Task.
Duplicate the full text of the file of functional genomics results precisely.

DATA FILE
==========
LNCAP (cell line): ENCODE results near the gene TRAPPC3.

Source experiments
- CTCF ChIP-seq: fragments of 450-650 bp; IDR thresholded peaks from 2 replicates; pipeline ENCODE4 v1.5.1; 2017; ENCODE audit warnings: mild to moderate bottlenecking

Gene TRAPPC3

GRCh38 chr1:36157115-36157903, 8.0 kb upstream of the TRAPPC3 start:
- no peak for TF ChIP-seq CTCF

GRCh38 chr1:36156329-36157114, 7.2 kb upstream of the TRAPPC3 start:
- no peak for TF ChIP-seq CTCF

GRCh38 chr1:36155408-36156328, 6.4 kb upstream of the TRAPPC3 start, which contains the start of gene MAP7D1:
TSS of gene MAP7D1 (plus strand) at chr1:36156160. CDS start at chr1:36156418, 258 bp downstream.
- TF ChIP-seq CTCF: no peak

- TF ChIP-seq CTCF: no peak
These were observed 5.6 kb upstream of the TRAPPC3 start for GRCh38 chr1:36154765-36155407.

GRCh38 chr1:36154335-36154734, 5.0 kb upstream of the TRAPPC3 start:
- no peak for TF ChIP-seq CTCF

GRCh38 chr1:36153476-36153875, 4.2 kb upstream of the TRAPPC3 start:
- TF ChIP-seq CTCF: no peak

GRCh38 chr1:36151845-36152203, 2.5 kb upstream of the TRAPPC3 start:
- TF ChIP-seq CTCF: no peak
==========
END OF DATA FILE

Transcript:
LNCAP (cell line): ENCODE results near the gene TRAPPC3.

Source experiments
- CTCF ChIP-seq: fragments of 450-650 bp; IDR thresholded peaks from 2 replicates; pipeline ENCODE4 v1.5.1; 2017; ENCODE audit warnings: mild to moderate bottlenecking

Gene TRAPPC3

GRCh38 chr1:36157115-36157903, 8.0 kb upstream of the TRAPPC3 start:
- no peak for TF ChIP-seq CTCF

GRCh38 chr1:36156329-36157114, 7.2 kb upstream of the TRAPPC3 start:
- no peak for TF ChIP-seq CTCF

GRCh38 chr1:36155408-36156328, 6.4 kb upstream of the TRAPPC3 start, which contains the start of gene MAP7D1:
TSS of gene MAP7D1 (plus strand) at chr1:36156160. CDS start at chr1:36156418, 258 bp downstream.
- TF ChIP-seq CTCF: no peak

- TF ChIP-seq CTCF: no peak
These were observed 5.6 kb upstream of the TRAPPC3 start for GRCh38 chr1:36154765-36155407.

GRCh38 chr1:36154335-36154734, 5.0 kb upstream of the TRAPPC3 start:
- no peak for TF ChIP-seq CTCF

GRCh38 chr1:36153476-36153875, 4.2 kb upstream of the TRAPPC3 start:
- TF ChIP-seq CTCF: no peak

GRCh38 chr1:36151845-36152203, 2.5 kb upstream of the TRAPPC3 start:
- TF ChIP-seq CTCF: no peak